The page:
The area of the commune has been occupied since ancient times as evidenced by many archaeological discoveries and megaliths in the commune. Barbuise appears as Barbuife as Barbuise on the 1790 version. List of Successive Mayors In 2010 the commune had 416 inhabitants; the evolution of the number of inhabitants is known from the population censuses conducted in the commune since 1793. From the 21st century, a census of communes with fewer than 10,000 inhabitants is held every five years, unlike larger communes that have a sample survey every year. Population change Sources: Ldh/EHESS/Cassini until 1962, INSEE database from 1968 The Dolmen of Grèves de Fraicul is registered as an historical monument. Were a part of Cerny culture; the parish church contains a large number of items. For a complete list including links to descriptions click here. Communes of the Aube department
France the French Republic, is a country whose territory consists of metropolitan France in Western Europe and several overseas regions and territories. The metropolitan area of France extends from the Mediterranean Sea to the English Channel and the North Sea, from the Rhine to the Atlantic Ocean, it is bordered by Belgium and Germany to the northeast and Italy to the east, Andorra and Spain to the south. The overseas territories include French Guiana in South America and several islands in the Atlantic and Indian oceans; the country's 18 integral regions span a combined area of 643,801 square kilometres and a total population of 67.3 million. France, a sovereign state, is a unitary semi-presidential republic with its capital in Paris, the country's largest city and main cultural and commercial centre. Other major urban areas include Lyon, Toulouse, Bordeaux and Nice. During the Iron Age, what is now metropolitan France was inhabited by a Celtic people. Rome annexed the area in 51 BC, holding it until the arrival of Germanic Franks in 476, who formed the Kingdom of Francia.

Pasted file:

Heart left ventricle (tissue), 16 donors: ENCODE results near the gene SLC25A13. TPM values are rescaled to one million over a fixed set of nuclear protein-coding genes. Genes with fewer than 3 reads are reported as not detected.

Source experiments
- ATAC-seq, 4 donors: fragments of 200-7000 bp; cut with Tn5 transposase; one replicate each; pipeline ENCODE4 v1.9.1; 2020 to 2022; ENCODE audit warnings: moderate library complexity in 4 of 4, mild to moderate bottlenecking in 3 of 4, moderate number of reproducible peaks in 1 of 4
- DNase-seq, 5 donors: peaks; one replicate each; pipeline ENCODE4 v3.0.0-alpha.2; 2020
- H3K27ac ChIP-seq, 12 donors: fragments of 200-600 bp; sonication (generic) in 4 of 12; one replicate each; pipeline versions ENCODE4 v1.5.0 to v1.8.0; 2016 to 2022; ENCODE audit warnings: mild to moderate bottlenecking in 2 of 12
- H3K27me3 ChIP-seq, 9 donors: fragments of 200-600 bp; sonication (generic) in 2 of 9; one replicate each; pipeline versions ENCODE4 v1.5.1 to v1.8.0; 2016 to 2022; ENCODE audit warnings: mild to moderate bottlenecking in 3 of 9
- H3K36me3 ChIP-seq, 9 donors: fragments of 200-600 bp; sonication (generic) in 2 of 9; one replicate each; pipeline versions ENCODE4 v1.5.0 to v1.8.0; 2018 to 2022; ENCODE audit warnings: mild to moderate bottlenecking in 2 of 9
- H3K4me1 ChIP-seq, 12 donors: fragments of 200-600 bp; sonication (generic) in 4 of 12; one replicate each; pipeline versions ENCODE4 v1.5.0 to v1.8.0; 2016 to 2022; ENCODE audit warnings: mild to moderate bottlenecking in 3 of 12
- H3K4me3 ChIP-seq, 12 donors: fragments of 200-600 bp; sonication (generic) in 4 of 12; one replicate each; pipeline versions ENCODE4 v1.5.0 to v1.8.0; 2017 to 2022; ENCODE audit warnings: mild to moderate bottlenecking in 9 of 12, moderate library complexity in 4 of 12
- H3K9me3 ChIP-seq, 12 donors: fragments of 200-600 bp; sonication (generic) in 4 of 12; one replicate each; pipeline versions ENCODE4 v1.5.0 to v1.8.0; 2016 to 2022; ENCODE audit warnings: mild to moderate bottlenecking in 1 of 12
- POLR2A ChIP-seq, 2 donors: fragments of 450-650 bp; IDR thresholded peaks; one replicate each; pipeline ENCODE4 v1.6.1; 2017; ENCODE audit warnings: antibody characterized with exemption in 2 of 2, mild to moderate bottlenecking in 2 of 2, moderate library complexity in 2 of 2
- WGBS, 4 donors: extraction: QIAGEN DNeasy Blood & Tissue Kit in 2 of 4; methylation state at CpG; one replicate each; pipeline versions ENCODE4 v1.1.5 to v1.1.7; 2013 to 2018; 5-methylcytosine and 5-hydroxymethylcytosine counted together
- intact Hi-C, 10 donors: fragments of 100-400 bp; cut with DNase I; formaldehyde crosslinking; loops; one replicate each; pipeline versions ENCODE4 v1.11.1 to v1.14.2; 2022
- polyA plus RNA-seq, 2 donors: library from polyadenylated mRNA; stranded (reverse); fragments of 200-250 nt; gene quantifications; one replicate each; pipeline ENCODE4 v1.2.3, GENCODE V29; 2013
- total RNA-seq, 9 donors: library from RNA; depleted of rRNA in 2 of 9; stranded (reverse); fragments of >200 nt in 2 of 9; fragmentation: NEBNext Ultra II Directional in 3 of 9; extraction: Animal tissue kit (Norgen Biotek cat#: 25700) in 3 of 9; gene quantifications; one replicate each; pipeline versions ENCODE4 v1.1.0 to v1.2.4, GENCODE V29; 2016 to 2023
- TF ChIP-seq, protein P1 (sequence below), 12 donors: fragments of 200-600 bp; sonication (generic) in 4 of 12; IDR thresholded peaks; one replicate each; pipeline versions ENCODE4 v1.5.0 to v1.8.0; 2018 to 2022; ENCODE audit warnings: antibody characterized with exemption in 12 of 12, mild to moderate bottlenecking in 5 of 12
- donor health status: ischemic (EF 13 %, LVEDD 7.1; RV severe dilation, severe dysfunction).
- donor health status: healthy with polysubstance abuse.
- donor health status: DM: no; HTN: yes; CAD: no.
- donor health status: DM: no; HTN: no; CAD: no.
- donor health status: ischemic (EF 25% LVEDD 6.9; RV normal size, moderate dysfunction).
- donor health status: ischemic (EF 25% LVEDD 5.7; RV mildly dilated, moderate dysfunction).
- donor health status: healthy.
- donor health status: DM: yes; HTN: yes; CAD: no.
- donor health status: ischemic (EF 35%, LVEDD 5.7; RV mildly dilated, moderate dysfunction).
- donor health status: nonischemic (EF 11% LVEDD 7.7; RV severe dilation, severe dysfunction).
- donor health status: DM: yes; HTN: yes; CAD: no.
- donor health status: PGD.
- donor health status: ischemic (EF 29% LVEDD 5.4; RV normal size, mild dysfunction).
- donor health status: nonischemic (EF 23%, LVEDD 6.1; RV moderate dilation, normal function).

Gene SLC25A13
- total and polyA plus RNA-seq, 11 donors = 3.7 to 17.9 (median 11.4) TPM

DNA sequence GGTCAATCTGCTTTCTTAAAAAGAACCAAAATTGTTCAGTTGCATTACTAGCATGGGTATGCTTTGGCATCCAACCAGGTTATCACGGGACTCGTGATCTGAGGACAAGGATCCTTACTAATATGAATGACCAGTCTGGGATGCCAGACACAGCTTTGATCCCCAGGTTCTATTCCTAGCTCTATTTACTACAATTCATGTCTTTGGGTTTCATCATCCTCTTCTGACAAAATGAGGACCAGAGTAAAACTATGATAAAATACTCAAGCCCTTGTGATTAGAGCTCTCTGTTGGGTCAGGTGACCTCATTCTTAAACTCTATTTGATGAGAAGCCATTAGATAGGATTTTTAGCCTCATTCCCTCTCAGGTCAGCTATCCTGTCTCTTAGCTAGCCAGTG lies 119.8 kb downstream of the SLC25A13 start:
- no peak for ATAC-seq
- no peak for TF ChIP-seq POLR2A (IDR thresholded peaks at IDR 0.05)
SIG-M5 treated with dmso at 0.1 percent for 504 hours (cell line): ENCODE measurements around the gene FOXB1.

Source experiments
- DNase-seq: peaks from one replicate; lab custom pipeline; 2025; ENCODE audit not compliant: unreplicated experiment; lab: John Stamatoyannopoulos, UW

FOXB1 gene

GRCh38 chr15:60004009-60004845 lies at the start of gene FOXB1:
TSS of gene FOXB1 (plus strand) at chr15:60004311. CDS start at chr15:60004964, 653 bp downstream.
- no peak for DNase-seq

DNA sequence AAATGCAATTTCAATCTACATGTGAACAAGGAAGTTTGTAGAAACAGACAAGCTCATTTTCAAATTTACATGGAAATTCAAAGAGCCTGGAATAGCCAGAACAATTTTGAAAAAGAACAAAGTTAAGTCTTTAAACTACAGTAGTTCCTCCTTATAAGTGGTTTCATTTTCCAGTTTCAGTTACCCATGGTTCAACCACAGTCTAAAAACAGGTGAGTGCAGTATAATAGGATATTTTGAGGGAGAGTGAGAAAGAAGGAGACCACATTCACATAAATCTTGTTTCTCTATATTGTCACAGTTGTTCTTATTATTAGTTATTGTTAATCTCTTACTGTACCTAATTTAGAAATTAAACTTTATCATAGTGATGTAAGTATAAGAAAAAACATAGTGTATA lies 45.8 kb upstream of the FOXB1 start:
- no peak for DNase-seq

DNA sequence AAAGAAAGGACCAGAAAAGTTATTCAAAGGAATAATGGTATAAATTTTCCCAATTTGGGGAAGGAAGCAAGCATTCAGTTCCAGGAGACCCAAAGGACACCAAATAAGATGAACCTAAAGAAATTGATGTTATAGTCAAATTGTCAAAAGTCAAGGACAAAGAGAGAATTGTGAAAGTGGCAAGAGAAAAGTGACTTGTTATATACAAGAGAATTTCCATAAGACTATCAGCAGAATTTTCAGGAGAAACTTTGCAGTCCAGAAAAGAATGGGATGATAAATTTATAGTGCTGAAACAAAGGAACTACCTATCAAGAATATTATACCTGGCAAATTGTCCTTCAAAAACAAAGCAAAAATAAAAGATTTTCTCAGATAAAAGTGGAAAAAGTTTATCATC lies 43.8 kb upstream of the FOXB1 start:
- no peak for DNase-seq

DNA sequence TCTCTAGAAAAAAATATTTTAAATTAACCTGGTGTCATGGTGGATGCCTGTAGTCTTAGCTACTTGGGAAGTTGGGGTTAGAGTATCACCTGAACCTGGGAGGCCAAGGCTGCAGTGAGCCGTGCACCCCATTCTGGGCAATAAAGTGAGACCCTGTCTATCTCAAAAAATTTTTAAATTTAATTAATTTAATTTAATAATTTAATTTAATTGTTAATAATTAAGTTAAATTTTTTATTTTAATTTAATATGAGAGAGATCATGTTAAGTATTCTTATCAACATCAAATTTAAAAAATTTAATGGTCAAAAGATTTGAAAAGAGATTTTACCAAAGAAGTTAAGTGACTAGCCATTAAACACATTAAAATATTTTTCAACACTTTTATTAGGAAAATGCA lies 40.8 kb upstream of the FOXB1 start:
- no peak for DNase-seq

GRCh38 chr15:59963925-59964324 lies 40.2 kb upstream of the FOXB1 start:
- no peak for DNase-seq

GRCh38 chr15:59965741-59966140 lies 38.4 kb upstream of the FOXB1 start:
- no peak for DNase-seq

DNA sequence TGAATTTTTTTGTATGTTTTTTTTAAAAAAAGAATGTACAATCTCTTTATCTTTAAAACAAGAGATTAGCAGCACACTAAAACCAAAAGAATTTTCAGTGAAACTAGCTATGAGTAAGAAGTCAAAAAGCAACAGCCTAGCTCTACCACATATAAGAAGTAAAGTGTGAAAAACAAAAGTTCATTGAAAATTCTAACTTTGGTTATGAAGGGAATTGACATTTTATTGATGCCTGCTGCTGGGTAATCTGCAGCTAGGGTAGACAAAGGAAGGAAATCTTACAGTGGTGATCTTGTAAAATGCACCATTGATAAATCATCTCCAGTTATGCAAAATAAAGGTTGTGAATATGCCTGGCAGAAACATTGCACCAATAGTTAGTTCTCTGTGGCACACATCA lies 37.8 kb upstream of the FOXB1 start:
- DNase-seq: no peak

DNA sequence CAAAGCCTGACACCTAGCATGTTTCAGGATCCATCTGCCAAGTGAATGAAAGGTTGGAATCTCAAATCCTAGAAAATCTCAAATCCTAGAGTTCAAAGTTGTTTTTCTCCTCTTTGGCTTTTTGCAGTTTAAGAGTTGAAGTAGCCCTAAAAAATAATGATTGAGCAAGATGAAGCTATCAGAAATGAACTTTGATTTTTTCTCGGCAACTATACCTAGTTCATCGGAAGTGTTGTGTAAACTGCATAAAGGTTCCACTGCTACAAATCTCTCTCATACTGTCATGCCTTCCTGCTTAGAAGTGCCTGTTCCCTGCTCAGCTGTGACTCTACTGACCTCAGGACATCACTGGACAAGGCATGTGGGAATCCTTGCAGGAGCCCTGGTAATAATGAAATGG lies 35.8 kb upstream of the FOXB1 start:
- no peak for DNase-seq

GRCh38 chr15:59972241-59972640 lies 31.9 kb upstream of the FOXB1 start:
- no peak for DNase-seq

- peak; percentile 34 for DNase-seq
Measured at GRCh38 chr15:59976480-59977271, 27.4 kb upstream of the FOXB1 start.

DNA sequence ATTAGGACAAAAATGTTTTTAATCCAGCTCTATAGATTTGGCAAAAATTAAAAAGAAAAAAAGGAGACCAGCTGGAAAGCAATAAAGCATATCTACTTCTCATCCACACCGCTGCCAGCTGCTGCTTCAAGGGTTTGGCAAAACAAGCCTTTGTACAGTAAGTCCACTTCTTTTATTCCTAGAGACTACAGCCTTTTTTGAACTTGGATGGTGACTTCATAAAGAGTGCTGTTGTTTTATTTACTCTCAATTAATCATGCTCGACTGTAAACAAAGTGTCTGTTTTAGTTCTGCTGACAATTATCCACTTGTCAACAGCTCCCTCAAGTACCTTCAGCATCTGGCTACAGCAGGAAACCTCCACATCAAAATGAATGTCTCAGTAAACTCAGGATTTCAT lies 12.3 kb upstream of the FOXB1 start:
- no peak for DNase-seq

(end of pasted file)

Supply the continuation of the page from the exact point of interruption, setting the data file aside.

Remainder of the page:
The Treaty of Verdun of 843 partitioned Francia into Middle Francia and West Francia. West Francia which became the Kingdom of France in 987 emerged as a major European power in the Late Middle Ages following its victory in the Hundred Years' War. During the Renaissance, French culture flourished and a global colonial empire was established, which by the 20th century would become the second largest in the world; the 16th century was dominated by religious civil wars between Protestants. France became Europe's dominant cultural and military power in the 17th century under Louis XIV. In the late 18th century, the French Revolution overthrew the absolute monarchy, established one of modern history's earliest republics, saw the drafting of the Declaration of the Rights of Man and of the Citizen, which expresses the nation's ideals to this day. In the 19th century, Napoleon established the First French Empire, his subsequent Napoleonic Wars shaped the course of continental Europe. Following the collapse of the Empire, France endured a tumultuous succession of governments culminating with the establishment of the French Third Republic in 1870.